Legislature Limits Documentary Stamp Tax

A documentary stamp tax is imposed by Chapter 201, Florida Statutes, and consists of a collection of five separate taxes, each of which has its own rules and procedures. Documentary stamp tax is imposed on deeds, original issues of stock, bonds, notes and other obligations not secured by mortgages, and mortgages. The 2002 Florida legislative reforms involved the documentary stamp tax imposed upon original issues of stock and the tax imposed on notes and other obligations not secured by a mortgage.

Under prior law, documentary stamp tax in the amount of $0.35/$100 is imposed on original issues of stock within the State of Florida. The tax was based upon the par value of the stock, or if none, upon the consideration given for the stock. In order to avoid the tax, issuers of stock reduced the par value of each certificate or hired an out-of-state transfer agent to issue the stock. For many start-up corporations, the tax imposed on the original issue of stock was less than the price of the stamp required to mail in the return.

Effective May 1, 2002, the documentary stamp tax on original issues of stock was repealed. Ch. 2002-218, L.O.F., Section 60.

Notes and other obligations not secured by a mortgage recorded in Florida are subject to documentary stamp tax if the document is executed or delivered within the State of Florida. It is common for borrowers and lenders in large loan transactions to execute and deliver their documents outside the geographic boundaries of the State of Florida in order to avoid this tax. The Florida Department of Revenue requires documentation be maintained in order to prove that execution and delivery occurred outside the State of Florida. This documentation often takes the form of a notary block on the promissory note itself and contemporaneous affidavits of the borrower and/or lender as to out-of-state execution and delivery. If the paperwork substantiating the out-of-state closing is not properly prepared, a presumption exists that the transaction is taxable.

A majority of the larger loan transactions not involving mortgages are closed out-of-state. Lenders and borrowers incur substantial expense and administrative difficulties in making certain that their transactions are not subject to the documentary stamp tax.

The new legislation offers a creative solution to the problem of arranging and documenting out-of-state closings. The Florida Legislature amended Section 201.08 F.S. to fix the maximum amount of tax payable on a note or other obligation not secured by a mortgage at $2,450. Ch. 2002-26 L.O.F. This cap would apply to any obligations in excess of $700,000. The legislators reason that borrowers and lenders would prefer to pay $2,450 than arrange and document an out-of-state closing. The creation of a documentary stamp tax cap also has other benefits. Paying the tax once will exempt subsequent renewals. Previously, if the initial document is executed and delivered out-of-state, all renewals also had to be executed and delivered out-of-state to maintain the exemption.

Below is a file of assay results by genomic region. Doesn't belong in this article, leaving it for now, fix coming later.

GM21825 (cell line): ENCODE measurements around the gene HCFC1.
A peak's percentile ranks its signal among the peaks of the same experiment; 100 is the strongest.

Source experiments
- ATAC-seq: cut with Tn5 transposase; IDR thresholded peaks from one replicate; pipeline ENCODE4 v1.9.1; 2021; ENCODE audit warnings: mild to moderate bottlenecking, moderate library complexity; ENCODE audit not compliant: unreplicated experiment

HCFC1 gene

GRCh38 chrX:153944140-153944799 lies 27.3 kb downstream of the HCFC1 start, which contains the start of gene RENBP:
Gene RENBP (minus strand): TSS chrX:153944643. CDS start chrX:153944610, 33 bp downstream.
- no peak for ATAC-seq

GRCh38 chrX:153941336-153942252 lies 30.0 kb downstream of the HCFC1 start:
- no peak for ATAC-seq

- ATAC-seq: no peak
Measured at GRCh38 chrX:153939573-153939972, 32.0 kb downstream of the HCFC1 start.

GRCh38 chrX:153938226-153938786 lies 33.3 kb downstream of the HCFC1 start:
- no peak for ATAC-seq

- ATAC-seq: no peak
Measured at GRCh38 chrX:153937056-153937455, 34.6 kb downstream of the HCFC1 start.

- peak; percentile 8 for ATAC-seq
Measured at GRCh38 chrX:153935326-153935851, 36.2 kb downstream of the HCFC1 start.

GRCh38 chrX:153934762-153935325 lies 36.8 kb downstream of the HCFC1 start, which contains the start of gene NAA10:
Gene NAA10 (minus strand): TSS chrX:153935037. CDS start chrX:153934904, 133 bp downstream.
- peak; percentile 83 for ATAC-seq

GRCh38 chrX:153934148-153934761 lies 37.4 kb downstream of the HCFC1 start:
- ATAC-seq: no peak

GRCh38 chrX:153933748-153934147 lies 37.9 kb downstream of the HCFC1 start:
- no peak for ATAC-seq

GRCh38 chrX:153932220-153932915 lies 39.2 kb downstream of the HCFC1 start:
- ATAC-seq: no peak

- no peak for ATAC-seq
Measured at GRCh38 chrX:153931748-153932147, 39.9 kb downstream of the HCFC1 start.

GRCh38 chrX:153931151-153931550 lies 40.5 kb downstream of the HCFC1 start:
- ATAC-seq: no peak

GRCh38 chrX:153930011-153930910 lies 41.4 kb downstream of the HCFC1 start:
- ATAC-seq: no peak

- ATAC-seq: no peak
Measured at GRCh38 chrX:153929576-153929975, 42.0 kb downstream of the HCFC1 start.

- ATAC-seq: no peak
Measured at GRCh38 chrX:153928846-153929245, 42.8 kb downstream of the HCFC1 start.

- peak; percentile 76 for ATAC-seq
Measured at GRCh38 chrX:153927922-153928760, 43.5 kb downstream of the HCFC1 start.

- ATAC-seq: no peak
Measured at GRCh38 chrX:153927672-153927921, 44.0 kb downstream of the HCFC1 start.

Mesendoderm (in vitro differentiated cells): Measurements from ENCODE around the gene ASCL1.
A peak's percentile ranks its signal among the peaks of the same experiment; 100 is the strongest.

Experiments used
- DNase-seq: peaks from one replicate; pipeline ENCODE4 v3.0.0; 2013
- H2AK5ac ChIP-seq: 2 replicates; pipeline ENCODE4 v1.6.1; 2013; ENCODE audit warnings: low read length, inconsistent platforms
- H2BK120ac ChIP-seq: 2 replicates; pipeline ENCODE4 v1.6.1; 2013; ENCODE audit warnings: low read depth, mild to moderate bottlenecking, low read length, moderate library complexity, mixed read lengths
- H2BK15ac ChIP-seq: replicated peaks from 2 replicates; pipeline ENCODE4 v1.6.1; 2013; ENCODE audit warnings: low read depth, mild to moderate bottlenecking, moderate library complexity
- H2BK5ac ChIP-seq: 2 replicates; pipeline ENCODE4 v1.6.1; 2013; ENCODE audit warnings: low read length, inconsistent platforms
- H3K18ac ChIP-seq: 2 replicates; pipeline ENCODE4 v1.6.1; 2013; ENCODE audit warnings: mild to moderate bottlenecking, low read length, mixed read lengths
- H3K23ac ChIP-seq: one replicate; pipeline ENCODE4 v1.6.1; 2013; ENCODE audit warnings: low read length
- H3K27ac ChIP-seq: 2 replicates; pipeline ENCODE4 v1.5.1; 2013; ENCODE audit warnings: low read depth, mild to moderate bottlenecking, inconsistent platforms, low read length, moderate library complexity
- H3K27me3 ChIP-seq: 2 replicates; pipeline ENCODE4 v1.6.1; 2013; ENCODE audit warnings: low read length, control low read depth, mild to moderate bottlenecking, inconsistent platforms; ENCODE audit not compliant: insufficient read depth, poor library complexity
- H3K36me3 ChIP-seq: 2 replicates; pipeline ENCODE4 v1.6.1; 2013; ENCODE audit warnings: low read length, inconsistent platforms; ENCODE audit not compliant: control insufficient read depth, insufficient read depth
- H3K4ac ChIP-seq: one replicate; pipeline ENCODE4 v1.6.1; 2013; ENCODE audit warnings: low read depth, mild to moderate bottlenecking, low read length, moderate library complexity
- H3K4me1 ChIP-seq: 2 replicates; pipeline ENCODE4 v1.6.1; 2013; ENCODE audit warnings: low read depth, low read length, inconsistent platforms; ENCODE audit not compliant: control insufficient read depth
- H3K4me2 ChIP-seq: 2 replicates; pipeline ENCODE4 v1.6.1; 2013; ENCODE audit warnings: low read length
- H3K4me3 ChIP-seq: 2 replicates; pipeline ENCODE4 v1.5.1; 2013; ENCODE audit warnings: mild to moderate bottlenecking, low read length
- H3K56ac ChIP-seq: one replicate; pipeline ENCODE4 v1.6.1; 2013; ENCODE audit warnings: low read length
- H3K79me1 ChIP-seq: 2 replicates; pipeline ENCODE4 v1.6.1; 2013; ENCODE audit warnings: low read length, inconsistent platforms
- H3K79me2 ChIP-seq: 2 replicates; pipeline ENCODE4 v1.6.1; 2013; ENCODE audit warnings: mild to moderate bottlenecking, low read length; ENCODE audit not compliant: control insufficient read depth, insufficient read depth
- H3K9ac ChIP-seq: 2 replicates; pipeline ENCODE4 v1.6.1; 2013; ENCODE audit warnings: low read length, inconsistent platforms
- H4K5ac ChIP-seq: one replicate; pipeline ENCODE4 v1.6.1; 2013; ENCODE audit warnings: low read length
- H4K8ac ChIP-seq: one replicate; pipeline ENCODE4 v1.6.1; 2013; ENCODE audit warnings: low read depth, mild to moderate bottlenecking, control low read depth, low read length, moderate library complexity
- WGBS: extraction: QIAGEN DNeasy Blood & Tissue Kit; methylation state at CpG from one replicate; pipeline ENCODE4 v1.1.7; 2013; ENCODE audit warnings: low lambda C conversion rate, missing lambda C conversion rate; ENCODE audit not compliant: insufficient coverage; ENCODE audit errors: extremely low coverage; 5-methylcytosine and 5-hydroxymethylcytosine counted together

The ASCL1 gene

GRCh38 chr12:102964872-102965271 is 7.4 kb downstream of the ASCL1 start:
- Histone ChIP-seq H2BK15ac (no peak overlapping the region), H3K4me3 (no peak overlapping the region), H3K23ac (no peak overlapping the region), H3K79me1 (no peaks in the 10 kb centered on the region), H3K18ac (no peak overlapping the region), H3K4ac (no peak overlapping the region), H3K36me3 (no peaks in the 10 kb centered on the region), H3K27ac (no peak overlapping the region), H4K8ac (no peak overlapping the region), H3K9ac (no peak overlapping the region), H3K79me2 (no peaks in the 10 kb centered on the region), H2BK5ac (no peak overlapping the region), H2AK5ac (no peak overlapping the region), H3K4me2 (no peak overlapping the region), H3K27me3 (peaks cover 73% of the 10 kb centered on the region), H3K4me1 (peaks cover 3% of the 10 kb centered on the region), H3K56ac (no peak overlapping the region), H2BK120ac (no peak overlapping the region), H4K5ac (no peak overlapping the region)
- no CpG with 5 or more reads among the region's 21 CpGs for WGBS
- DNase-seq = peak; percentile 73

If an out-of-state closing is not properly documented, the maximum exposure is $2,450. The documentary stamp tax cap is effective July 1, 2002 and superceded other similar provisions, such as Ch. 2002-218 L.O.F.

The documentary stamp tax cap creates and interesting interaction with the multi-state collateral rule contained in F.A.C. Rule 12B-4.053(31). Pursuant to F.A.C. Rule 12B-4.053(31), an out-of-state note secured by mortgages on property located both inside and outside of Florida is subject to a reduced tax base. Preliminary conversations with the Florida Department of Revenue personnel indicate that there will be no change in the administration of this rule when the underlying promissory note is an out-of-state note.

A different result occurs for a Florida note secured by mortgaged property located in more than one state. Under prior law, if the underlying note were a Florida note, the administrative rule was inapplicable and tax was payable on the full amount of the Florida note. While no formal agency position has been adopted on this issue to date, the Department of Revenue personnel informally indicated under the new law: (i) if the tax derived under the administrative rule is more than $2,450., then the administrative rule will apply whether the underlying note is a Florida note or an out-of-state note; and (ii) if the tax derived by the rule is less than $2,450., then the tax would be $2,450., or the tax calculated on the face amount of the note, whichever is less. In either case, the tax is paid on the mortgage at the time of recording.

Provided as an educational service by John Raymond Dunham, III, Esq..

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This publication is designed to provide accurate and authoritative information in regard to the subject matter covered and report on issues and developments in the law. It is not intended as legal advice, and should not be relied upon without consulting an attorney.